SHARED INTEL: A breakout of how Google, Facebook, Instagram enable third-party snooping

By Federico Morelli

More and more consumers are using apps every year. In fact, Google Play users downloaded 111.3 billion apps in 2021 alone, up more than 47 percent since 2018.

Related: Microsoft CEO calls for regulating facial recognition.

This increased demand for apps also raises the need for improved data protection measures, which Google took steps to address with the new data safety section they launched in July 2022.

This data safety section aims to help users understand how apps handle their data (especially when it comes to collection and sharing) and make more informed decisions about which apps to download.

To provide even further insight into the data safety and privacy practices of app developers, researchers at Incogni conducted a study of the top 500 paid and top 500 free Google Play Store apps. The results shed light on how much data apps really share, which apps pose the biggest risks to data privacy, and how transparent developers are about their practices.

Rampant ‘sharing’

The study revealed that more than half (55.2 percent) of the apps share user data with third parties.

•13.4 percent share approximate location history

•6.77 percent share email addresses

•4.77 percent share names

•3.85 percent share home addresses

•3.85 percent share precise location

•3.23 percent share photos

•1.85 percent share in-app messages

•1.69 percent share videos

•0.62 percent share sexual orientation

•1.54 percent share files and docs

•0.46 percent share SMS or MMS

•0.15 percent share race and ethnicity

•0.15 percent share religious and political beliefs


It turns out that free apps share the most user information, a staggering 7 times more data points than paid apps. Data is extremely valuable in the digital world, with some even calling it the “new oil.” In fact, the data trade industry is worth over $257 billion and growing yearly. It makes sense that free apps share the most data: users effectively pay with their personal information.

Following closely behind on the worst-offenders list are popular apps (with more than 500,000 downloads). These apps share 6.15 times more data than less popular apps. The reason behind this remains unclear and could be dependent on multiple variables. One possible explanation that Incogni researchers offered is that free apps have, on average, 400 times more downloads than paid apps.

Among the app categories, shopping, business, and food & drink were found to be sharing the most user data. So it’s best to think twice before downloading an app from one of these categories, especially if it’s free and/or popular.

Greediest data harvesters

Social media and business apps collect the most data. While sharing is usually what consumers find most alarming when it comes to how apps handle their data, collection can be just as important to online privacy and security.

According to Incogni’s study, social media and business apps collect the most data. Many of these apps know almost everything about their users – from who their best friends are to what secrets they share with them in private messages.

The apps that do the most snooping, unsurprisingly, are:


•Facebook Lite


•Messenger Lite


Yet, despite harvesting the most personal data, these apps declare sharing very few data points.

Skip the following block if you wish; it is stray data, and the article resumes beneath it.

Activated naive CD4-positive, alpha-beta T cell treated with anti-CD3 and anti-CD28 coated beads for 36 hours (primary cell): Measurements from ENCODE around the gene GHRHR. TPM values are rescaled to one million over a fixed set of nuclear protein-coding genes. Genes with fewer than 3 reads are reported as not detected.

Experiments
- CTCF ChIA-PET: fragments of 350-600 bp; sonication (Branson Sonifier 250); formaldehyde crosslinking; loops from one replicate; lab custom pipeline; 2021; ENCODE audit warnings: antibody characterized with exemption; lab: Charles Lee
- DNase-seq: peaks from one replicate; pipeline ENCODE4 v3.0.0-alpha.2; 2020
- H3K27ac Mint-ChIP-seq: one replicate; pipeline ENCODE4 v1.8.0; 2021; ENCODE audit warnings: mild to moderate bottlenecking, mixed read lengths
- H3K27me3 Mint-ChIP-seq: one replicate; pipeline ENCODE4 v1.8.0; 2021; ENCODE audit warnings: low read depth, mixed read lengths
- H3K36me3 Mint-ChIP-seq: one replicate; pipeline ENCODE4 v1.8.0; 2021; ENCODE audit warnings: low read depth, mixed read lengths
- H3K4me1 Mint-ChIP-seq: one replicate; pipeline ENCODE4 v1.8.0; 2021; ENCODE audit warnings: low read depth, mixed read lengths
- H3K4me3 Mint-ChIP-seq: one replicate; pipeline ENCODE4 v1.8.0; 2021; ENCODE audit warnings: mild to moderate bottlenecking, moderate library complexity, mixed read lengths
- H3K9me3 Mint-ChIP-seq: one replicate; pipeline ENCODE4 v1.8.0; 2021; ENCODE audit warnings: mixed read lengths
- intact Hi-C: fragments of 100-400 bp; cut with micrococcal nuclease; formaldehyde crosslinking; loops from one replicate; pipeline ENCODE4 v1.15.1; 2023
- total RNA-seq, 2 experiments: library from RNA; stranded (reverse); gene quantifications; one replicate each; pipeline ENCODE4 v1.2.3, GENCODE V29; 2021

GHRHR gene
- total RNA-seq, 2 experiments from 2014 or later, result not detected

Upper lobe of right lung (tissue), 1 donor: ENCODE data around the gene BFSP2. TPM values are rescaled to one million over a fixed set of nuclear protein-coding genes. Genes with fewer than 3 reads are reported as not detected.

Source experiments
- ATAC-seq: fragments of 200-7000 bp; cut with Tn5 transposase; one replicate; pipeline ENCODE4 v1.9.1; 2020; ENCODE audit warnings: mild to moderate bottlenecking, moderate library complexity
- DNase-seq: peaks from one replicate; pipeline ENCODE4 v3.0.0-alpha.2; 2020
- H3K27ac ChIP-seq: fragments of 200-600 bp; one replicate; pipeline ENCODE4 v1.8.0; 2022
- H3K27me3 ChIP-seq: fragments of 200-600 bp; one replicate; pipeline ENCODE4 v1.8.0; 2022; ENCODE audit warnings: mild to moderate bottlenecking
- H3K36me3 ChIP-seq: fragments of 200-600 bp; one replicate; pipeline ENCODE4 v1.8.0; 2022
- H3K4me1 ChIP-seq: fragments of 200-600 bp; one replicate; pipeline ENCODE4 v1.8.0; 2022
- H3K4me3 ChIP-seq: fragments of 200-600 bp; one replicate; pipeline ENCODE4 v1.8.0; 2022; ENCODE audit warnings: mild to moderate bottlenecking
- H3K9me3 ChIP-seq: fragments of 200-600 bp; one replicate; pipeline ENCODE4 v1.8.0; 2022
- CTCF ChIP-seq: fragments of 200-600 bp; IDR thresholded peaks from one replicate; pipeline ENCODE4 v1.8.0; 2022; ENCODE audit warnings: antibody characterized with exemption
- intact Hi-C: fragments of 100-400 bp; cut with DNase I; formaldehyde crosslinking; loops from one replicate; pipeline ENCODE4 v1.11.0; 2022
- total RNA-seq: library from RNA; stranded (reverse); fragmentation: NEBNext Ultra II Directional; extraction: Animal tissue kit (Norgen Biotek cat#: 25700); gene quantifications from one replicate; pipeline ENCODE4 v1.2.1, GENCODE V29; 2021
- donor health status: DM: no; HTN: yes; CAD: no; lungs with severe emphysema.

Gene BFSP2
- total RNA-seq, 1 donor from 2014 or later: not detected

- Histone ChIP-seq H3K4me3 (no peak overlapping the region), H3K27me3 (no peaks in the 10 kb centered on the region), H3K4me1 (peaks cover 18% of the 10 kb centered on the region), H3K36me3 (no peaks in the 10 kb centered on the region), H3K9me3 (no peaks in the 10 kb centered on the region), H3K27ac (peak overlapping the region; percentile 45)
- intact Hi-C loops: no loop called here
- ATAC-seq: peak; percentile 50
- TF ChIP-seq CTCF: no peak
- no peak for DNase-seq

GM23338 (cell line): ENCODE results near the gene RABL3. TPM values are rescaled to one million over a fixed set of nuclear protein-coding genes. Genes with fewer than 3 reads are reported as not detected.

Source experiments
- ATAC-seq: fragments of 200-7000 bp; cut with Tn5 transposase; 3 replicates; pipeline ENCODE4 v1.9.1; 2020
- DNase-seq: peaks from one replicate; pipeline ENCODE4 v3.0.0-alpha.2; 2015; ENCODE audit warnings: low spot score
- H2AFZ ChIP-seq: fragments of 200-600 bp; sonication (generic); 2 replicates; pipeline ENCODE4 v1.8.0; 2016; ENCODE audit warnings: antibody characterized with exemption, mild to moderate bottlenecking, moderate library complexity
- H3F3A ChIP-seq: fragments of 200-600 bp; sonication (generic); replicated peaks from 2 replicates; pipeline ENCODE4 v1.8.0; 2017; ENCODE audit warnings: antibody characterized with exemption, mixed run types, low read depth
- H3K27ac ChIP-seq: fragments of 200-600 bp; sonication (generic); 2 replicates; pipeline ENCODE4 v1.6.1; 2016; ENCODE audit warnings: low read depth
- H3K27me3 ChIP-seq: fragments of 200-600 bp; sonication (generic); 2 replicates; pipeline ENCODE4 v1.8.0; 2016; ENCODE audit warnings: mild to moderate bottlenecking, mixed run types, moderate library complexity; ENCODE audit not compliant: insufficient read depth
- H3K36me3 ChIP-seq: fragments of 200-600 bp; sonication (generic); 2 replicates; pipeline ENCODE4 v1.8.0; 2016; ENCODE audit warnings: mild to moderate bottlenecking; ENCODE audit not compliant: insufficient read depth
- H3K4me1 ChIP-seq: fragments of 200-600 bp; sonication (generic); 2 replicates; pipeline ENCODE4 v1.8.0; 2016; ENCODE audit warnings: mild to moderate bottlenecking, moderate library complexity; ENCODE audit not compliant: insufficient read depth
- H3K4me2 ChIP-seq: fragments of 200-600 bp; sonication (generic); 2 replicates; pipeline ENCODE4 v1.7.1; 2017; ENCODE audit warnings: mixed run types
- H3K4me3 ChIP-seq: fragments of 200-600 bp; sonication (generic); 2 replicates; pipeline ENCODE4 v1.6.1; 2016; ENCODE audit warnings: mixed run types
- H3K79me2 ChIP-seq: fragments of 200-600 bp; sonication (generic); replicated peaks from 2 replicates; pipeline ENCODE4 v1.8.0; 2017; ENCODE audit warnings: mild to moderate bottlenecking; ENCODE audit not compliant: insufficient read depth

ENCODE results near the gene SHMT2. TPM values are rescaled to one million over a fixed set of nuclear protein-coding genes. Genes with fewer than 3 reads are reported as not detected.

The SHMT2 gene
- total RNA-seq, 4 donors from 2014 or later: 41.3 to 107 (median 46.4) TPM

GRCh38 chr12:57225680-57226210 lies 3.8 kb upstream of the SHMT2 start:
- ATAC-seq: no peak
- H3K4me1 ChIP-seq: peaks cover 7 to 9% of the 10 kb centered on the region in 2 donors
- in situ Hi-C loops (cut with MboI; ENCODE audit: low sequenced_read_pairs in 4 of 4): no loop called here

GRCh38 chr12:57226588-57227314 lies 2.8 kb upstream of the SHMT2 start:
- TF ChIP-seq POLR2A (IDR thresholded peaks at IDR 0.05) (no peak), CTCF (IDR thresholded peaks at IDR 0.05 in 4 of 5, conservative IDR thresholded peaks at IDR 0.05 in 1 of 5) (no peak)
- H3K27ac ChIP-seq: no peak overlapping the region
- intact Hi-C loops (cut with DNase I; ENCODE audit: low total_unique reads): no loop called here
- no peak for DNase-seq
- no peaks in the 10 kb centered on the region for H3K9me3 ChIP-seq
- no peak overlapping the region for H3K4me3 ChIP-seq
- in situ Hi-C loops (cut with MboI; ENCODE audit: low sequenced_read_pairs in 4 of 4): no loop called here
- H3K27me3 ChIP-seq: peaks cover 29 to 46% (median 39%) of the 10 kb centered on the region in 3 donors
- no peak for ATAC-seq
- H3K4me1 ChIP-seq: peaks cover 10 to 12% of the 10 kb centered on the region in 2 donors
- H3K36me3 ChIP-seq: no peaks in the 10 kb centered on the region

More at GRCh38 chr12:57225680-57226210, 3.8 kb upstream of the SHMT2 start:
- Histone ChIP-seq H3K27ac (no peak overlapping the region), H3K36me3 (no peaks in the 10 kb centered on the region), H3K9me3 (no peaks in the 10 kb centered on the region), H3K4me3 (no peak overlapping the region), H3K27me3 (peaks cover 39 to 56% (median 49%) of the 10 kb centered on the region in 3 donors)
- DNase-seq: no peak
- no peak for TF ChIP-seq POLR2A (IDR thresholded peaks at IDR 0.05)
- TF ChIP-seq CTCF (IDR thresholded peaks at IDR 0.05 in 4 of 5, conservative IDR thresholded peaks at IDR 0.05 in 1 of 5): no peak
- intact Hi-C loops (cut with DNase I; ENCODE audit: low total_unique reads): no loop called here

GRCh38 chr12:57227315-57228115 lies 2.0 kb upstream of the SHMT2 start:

Aside from the obvious invasion of privacy concerns, having personal information stored by apps can pose other risks. Cash App, a popular mobile payment service, experienced a data breach in December 2021 that resulted in 8.2 million users’ personal information being leaked. Cash App isn’t the first and, unfortunately, isn’t likely to be the last app to experience such security issues.

Sharing vs. transferring

Even without breaches, more information on users may actually be proliferated online than what app developers declare sharing.

Google uses the term sharing only in relation to the transfer of user data to third parties. This does not include the transfer of anonymized data or the transfer of any data made to a service provider or for legal reasons.

This de facto means that your personal information may not be “shared,” according to the Google Play data safety section, but it may still be “transferred” without your knowledge.

While the transfer of data to service providers may be necessary, and for legal reasons,  justified, the transfer of anonymous data is still worrying. The term itself implies a level of privacy and security that may be misleading. In fact, research has shown that anonymous data can easily be re-identified 99.98 percent of the time using as few as 15 data points.

Bottom line

Google Play Store apps collect a lot of personal data. They share a lot of data. And they “transfer” a lot of data. Depending on their location, consumers are protected by data privacy laws like the GDPR or the CCPA but, ultimately, online privacy and security are still left mostly up to the individual.

This means that Google Play users should be very discerning when downloading apps. They should consider which types of apps they install, how much data these apps share, and how much data they collect (and “transfer”.)

About the essayist: Federico Morelli is a Content Manager at Incogni, a data removal company dedicated to helping consumers take back control of their personal information. Federico uses data analysis to tell stories about online privacy – which he believes to be a fundamental human right and a vastly underestimated issue of the digital world.
Headshot attached.

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